IN RE: FORT WORTH CHILDREN'S HOSPITAL d/b/a Cook Children's Medical Center, Relator.
This original proceeding involves a discovery dispute. Relator Fort Worth Children's Hospital d/b/a Cook Children's Medical Center (Cooks) seeks mandamus relief from the trial court's October 18, 2002 order requiring it to produce (a) the names and “face sheets” of all infants who received the vitamin supplement E-Ferol while patients at Cooks in 1984 and (b) the names of those patients' parents.
The underlying case in this original proceeding is a health care liability suit arising out of the care and treatment of four premature infants who were patients at Cooks between January and April of 1984 and who received E-Ferol. E-Ferol is a high potency intravenous vitamin E solution that the FDA recalled in April 1984. The real parties in interest sued Cooks because its pharmacy dispensed the E-Ferol to the infants based on prescriptions written by the children's physicians. E-Ferol was administered to patients at Cooks for a limited time only, i.e., January through April of 1984.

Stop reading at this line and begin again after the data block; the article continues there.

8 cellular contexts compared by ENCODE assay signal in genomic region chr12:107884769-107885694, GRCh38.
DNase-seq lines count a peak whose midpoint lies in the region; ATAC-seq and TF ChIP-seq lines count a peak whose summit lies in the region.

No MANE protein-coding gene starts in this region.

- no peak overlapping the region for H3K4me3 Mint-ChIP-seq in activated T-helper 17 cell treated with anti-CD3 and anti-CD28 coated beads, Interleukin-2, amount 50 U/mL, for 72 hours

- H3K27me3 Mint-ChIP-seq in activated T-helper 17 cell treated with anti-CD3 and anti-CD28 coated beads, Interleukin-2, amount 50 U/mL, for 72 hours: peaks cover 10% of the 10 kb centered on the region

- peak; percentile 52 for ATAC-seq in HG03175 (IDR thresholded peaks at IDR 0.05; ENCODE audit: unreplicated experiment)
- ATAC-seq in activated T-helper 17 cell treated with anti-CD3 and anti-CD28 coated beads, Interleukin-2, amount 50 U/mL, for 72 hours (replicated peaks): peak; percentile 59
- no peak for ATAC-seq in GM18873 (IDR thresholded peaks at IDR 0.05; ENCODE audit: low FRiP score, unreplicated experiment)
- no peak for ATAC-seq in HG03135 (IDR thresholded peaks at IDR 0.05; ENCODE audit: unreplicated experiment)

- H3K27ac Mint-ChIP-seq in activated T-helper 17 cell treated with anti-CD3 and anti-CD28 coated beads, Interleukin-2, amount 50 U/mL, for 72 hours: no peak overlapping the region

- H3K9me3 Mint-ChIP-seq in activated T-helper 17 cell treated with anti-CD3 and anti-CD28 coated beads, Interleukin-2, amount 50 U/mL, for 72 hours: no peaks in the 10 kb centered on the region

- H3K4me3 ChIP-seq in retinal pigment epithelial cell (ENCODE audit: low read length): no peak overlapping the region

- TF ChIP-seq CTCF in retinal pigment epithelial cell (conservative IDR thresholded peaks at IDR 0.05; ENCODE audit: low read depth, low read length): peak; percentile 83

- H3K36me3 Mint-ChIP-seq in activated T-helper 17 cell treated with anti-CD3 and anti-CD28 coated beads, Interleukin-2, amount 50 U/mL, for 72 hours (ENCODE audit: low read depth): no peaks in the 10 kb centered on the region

In several discovery requests, the real parties in interest have asked Cooks to reveal the names and addresses of all patients who were administered E-Ferol while at Cooks. Cooks objected to these requests on the basis that this information is protected by the physician-patient privilege. The real parties in interest filed a motion to compel Cooks to give them this information, and the trial court held numerous hearings on the motion. One of the trial court's concerns during the hearings was that it appeared the nonparty patients and their parents had not been informed that the children had received E-Ferol while at Cooks.